In Assistant Professor Jonathan Gray’s new book Civil Rights in the White Literary Imagination, he explores the ways in which four major American writers, Robert Penn Warren, Norman Mailer, Eudora Welty, and William Styron, interpret and subsequently shape the civil rights movement through their writing. All writers published major publications prior to and after the landmark Brown v. Board of Education case in 1954 and the Montgomery Bus Boycott that were a response and reflection to the national discussion on race and democracy.
“I really wanted to push on the cliché that the civil rights movement changed America,” said Gray. “We take that as a truism but fail to contend with what that really means. This is why the book ends with a consideration of Obama’s 2008 candidacy, since he was running in a field prepared in part by the works of these writers.”
Gray traces the evolution of these writers’ own thinking about race and civil rights and suggests that their impressions were often based on stereotypical conceptions of an innocent South abdicated of any responsibility in regards to racial affairs. Gray posits that these four iconic writers also wrote from a foundation that implied African Americans were culturally and politically ignorant, therefore, resulting in sympathetic and condescending undertones within their work.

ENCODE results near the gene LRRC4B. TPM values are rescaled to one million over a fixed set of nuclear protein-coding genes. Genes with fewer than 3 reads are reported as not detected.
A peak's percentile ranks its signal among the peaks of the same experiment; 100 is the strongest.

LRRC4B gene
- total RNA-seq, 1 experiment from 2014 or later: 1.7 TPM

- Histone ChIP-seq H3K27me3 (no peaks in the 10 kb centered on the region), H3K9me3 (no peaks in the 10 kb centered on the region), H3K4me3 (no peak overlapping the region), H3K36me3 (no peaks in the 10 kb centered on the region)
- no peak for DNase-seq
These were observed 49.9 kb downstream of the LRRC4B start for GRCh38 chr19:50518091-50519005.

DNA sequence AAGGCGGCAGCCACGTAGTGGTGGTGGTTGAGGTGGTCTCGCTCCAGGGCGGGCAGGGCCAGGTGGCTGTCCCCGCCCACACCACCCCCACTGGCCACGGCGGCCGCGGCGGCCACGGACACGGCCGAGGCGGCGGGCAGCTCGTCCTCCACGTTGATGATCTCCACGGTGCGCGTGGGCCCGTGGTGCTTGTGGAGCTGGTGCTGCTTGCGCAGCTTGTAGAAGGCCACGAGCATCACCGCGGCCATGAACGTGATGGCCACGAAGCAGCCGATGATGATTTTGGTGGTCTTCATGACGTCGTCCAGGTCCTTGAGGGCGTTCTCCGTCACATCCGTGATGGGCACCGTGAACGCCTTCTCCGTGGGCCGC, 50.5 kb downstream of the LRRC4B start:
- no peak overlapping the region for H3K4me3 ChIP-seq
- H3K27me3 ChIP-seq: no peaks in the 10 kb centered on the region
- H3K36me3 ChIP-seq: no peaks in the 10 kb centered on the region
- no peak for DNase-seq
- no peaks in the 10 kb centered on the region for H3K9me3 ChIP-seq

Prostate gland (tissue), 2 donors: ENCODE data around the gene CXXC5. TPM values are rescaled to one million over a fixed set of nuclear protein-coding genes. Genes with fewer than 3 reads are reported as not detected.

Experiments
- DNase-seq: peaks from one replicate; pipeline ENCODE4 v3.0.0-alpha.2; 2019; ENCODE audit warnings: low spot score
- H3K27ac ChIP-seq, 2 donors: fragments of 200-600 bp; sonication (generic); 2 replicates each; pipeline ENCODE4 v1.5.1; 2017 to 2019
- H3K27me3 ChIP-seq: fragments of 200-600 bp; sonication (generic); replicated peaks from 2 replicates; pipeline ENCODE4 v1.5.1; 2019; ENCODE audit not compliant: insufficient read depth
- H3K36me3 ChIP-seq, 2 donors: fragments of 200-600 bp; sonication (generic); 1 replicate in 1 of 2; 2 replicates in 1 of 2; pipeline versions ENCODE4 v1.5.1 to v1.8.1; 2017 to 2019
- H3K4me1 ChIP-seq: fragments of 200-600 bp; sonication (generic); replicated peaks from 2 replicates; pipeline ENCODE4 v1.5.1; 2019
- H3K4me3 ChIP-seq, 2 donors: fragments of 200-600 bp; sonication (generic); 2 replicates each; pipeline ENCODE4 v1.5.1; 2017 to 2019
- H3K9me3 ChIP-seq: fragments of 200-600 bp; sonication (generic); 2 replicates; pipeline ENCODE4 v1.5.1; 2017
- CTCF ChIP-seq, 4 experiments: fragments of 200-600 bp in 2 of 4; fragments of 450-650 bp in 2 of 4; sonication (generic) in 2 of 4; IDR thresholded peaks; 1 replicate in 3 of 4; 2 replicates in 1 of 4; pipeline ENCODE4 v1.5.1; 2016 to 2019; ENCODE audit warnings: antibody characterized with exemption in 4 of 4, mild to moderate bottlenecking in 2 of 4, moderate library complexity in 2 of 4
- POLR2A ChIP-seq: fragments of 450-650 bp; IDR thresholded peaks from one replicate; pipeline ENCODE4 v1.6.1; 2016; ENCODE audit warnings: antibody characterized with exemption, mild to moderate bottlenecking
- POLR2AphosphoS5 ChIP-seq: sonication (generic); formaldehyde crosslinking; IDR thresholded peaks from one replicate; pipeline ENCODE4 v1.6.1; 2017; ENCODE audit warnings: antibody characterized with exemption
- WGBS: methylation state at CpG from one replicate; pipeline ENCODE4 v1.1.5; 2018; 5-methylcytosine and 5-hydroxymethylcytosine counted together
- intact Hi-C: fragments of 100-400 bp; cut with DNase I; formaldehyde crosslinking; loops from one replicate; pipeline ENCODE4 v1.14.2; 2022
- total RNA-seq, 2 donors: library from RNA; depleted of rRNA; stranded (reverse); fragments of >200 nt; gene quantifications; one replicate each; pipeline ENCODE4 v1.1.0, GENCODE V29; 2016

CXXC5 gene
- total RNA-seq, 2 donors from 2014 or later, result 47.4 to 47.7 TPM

Professor Gray received dual BAs in English and Philosophy from Howard University, and his Ph.D. in American Literature from The CUNY Graduate School and University Center. His research interests include post-World War II American literature and culture, African American literature, Comic Books and Graphic Novels, Black masculinity, and Race in Popular Culture. He has contributed scholarship to Rutgers University Press, Oxford University Press and McFarland, and written articles for Salon, Entertainment Weekly and the New Inquiry.
Professor Gray’s first book,Civil Rights in the White Literary Imagination (University Press of Mississippi) is now available at http://www.upress.state.ms.us/books/1534.